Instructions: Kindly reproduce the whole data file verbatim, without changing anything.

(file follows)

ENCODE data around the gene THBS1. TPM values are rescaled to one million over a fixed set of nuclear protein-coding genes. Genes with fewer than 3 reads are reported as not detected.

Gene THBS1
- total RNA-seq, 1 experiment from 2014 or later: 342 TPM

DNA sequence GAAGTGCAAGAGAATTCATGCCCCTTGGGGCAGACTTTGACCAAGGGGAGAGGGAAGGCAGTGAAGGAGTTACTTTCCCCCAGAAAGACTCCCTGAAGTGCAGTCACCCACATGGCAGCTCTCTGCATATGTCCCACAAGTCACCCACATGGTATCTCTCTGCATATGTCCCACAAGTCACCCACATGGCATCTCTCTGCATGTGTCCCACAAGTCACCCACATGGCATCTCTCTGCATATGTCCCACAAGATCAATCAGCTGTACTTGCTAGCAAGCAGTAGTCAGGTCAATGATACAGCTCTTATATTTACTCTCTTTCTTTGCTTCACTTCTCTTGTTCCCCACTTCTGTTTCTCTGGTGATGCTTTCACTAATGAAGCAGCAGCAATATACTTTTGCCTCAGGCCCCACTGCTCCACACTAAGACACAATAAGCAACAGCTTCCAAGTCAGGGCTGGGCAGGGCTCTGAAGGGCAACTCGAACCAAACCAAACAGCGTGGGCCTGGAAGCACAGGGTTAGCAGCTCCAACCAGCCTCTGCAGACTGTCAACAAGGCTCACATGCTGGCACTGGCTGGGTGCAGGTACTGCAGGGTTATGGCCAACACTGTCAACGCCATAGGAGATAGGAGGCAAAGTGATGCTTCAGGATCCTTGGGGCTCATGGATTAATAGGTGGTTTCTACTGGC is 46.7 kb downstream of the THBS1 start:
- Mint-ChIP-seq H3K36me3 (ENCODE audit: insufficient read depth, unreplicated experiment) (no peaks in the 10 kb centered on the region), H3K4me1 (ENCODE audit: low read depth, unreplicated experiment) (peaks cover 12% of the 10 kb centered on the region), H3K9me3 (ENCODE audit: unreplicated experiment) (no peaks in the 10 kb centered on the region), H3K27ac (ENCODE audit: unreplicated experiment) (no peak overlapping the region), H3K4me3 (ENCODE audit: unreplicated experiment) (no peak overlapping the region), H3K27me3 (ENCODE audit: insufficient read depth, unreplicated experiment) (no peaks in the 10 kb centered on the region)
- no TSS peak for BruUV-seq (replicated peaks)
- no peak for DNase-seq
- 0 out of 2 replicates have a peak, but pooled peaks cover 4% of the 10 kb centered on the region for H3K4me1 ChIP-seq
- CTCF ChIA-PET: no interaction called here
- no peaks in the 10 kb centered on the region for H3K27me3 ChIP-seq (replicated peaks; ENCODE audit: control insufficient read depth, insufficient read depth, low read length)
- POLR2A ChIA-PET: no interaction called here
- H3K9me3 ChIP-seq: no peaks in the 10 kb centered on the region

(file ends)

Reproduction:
ENCODE data around the gene THBS1. TPM values are rescaled to one million over a fixed set of nuclear protein-coding genes. Genes with fewer than 3 reads are reported as not detected.

Gene THBS1
- total RNA-seq, 1 experiment from 2014 or later: 342 TPM

DNA sequence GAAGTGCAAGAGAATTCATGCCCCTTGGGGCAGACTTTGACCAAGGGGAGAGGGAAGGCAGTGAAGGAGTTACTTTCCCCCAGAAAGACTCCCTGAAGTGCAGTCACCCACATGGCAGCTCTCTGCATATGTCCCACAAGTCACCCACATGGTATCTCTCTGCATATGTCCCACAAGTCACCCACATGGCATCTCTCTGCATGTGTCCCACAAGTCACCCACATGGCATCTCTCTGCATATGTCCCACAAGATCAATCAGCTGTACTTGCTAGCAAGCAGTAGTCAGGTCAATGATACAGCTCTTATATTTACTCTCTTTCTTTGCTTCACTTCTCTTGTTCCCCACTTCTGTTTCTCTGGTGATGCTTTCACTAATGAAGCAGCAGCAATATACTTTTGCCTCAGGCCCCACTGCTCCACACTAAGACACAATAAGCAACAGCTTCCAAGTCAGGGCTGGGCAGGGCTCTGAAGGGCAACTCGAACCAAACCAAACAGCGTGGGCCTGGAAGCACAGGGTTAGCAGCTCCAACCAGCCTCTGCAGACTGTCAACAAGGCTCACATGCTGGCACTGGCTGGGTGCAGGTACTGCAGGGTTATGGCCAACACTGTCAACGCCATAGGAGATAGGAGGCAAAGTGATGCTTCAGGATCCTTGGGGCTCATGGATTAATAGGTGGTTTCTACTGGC is 46.7 kb downstream of the THBS1 start:
- Mint-ChIP-seq H3K36me3 (ENCODE audit: insufficient read depth, unreplicated experiment) (no peaks in the 10 kb centered on the region), H3K4me1 (ENCODE audit: low read depth, unreplicated experiment) (peaks cover 12% of the 10 kb centered on the region), H3K9me3 (ENCODE audit: unreplicated experiment) (no peaks in the 10 kb centered on the region), H3K27ac (ENCODE audit: unreplicated experiment) (no peak overlapping the region), H3K4me3 (ENCODE audit: unreplicated experiment) (no peak overlapping the region), H3K27me3 (ENCODE audit: insufficient read depth, unreplicated experiment) (no peaks in the 10 kb centered on the region)
- no TSS peak for BruUV-seq (replicated peaks)
- no peak for DNase-seq
- 0 out of 2 replicates have a peak, but pooled peaks cover 4% of the 10 kb centered on the region for H3K4me1 ChIP-seq
- CTCF ChIA-PET: no interaction called here
- no peaks in the 10 kb centered on the region for H3K27me3 ChIP-seq (replicated peaks; ENCODE audit: control insufficient read depth, insufficient read depth, low read length)
- POLR2A ChIA-PET: no interaction called here
- H3K9me3 ChIP-seq: no peaks in the 10 kb centered on the region